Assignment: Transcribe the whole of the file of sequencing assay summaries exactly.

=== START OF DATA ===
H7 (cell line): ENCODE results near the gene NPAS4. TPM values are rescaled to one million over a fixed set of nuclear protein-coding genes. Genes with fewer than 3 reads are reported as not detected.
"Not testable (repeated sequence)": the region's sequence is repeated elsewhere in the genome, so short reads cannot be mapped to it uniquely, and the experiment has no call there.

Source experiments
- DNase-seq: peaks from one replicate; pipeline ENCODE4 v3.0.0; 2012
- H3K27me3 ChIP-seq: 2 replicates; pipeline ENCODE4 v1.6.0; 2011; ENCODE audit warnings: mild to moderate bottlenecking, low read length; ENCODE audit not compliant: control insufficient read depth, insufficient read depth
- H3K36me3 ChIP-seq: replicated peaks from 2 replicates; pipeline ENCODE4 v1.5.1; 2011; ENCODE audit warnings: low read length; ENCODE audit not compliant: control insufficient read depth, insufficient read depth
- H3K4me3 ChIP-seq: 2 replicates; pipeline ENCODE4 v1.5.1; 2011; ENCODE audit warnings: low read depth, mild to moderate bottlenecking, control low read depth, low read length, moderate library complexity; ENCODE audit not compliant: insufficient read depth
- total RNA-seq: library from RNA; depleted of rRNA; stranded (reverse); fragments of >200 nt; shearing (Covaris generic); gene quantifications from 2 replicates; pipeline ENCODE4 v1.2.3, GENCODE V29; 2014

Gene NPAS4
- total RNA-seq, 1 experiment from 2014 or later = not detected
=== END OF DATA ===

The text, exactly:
H7 (cell line): ENCODE results near the gene NPAS4. TPM values are rescaled to one million over a fixed set of nuclear protein-coding genes. Genes with fewer than 3 reads are reported as not detected.
"Not testable (repeated sequence)": the region's sequence is repeated elsewhere in the genome, so short reads cannot be mapped to it uniquely, and the experiment has no call there.

Source experiments
- DNase-seq: peaks from one replicate; pipeline ENCODE4 v3.0.0; 2012
- H3K27me3 ChIP-seq: 2 replicates; pipeline ENCODE4 v1.6.0; 2011; ENCODE audit warnings: mild to moderate bottlenecking, low read length; ENCODE audit not compliant: control insufficient read depth, insufficient read depth
- H3K36me3 ChIP-seq: replicated peaks from 2 replicates; pipeline ENCODE4 v1.5.1; 2011; ENCODE audit warnings: low read length; ENCODE audit not compliant: control insufficient read depth, insufficient read depth
- H3K4me3 ChIP-seq: 2 replicates; pipeline ENCODE4 v1.5.1; 2011; ENCODE audit warnings: low read depth, mild to moderate bottlenecking, control low read depth, low read length, moderate library complexity; ENCODE audit not compliant: insufficient read depth
- total RNA-seq: library from RNA; depleted of rRNA; stranded (reverse); fragments of >200 nt; shearing (Covaris generic); gene quantifications from 2 replicates; pipeline ENCODE4 v1.2.3, GENCODE V29; 2014

Gene NPAS4
- total RNA-seq, 1 experiment from 2014 or later = not detected